sears could have done so much over the years to improve itself. we have almost nowhere in PG to buy toys. sears instead, gets rid of their toy section. for some reason, they carry very high end furniture, leather natuzzi, that even people with decent incomes would find out of reach. for years, sears hasn’t been able to figure out what they are, and who they want to be. This was inevitable. Sears Canada won’t last the year. We’ll hear by the fall that PG is on the next list. I’ll continue to shop online, get free 2 day shipping, with 1000x the selection, lower prices, all without having to get into my car and fight the crowds. how is saving boatloads of money a bad thing for my family? It’s sad that people are losing their jobs, but if you got hired by sears in the last 10 years expecting this to get you to retirement, you are delusional.

I wrote about Sears closing this year on Friday Free For all 6-months ago. I wrote how it will be the death of Pine Center unless we start to think now how we can update the mall to be more service oriented in the future with the space left behind when Sears finally closes.

A new IMAX movie theatre?

A new open late restaurant street for indoor strolling and eatery?

A fun centre for kids?

A community pool with a tie in to some kind of mall hotel?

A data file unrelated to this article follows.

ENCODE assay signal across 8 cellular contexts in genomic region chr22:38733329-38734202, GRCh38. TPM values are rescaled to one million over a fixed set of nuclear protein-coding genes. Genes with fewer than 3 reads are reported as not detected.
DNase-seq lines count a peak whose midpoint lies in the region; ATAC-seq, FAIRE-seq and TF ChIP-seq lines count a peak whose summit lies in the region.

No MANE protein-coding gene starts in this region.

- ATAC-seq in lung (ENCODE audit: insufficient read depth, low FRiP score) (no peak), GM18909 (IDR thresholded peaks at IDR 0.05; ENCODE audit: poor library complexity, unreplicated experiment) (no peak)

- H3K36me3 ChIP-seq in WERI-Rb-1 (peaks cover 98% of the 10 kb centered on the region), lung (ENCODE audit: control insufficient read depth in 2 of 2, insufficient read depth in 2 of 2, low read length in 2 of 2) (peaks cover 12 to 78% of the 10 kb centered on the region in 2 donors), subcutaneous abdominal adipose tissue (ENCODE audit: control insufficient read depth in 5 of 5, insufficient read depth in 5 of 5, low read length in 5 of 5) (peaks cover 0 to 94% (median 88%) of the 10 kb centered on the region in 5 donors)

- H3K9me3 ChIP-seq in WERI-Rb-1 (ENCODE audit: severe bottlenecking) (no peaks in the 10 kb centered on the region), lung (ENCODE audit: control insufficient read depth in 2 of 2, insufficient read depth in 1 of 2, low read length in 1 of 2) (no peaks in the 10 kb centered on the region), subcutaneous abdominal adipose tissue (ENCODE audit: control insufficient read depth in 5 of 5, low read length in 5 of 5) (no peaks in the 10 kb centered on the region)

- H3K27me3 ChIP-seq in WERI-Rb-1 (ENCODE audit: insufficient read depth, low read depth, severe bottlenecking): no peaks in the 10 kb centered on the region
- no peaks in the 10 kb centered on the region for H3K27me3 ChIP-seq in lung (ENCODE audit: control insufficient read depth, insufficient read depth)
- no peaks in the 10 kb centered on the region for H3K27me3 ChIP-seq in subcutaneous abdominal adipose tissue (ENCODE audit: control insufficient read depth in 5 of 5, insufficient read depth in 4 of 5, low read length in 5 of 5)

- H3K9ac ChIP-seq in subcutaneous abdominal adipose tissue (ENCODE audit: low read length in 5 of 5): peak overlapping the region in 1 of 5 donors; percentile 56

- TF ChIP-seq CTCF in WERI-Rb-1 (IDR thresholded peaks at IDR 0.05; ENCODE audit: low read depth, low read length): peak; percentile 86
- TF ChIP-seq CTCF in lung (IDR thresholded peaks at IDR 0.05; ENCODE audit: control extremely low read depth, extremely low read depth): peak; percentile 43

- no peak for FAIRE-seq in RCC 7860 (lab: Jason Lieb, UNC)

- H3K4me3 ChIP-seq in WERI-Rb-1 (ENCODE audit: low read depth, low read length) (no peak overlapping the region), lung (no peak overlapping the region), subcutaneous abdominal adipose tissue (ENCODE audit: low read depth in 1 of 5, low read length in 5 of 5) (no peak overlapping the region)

I don’t think filling the space with another Lowes type outlet will save the mall.

    The mall is owned by an enormous pension corporation, it isn’t going anywhere.

So when Sears and a whole pile of other retail outlets close, when driverless delivery trucks become a reality, when banks go completely online, when you buy your home and auto insurance through an app instead of visiting a broker and when even services like investment advisors, lawyers and finance professionals get outsourced to cheap labour locations, what exactly are Canadians going to do “earn” their share of the wealth that is generated within the country?

It’s one thing to support new technology and new economic platforms, but what are we doing to ensure that we will still have a functioning society once the dust settles?

I think we’re going to be entering a period where the number of jobs displaced by technological advances will far exceed the number of new jobs created as a result of that same change. Something has to change to balance it out or there could be catastrophic consequences.

Economies change, society adapts. Canada wealth used to depend on beaver pelts and farming. As long as there is water in the rivers, trees in the forest and fuel and minerel in the dirt, we will get by.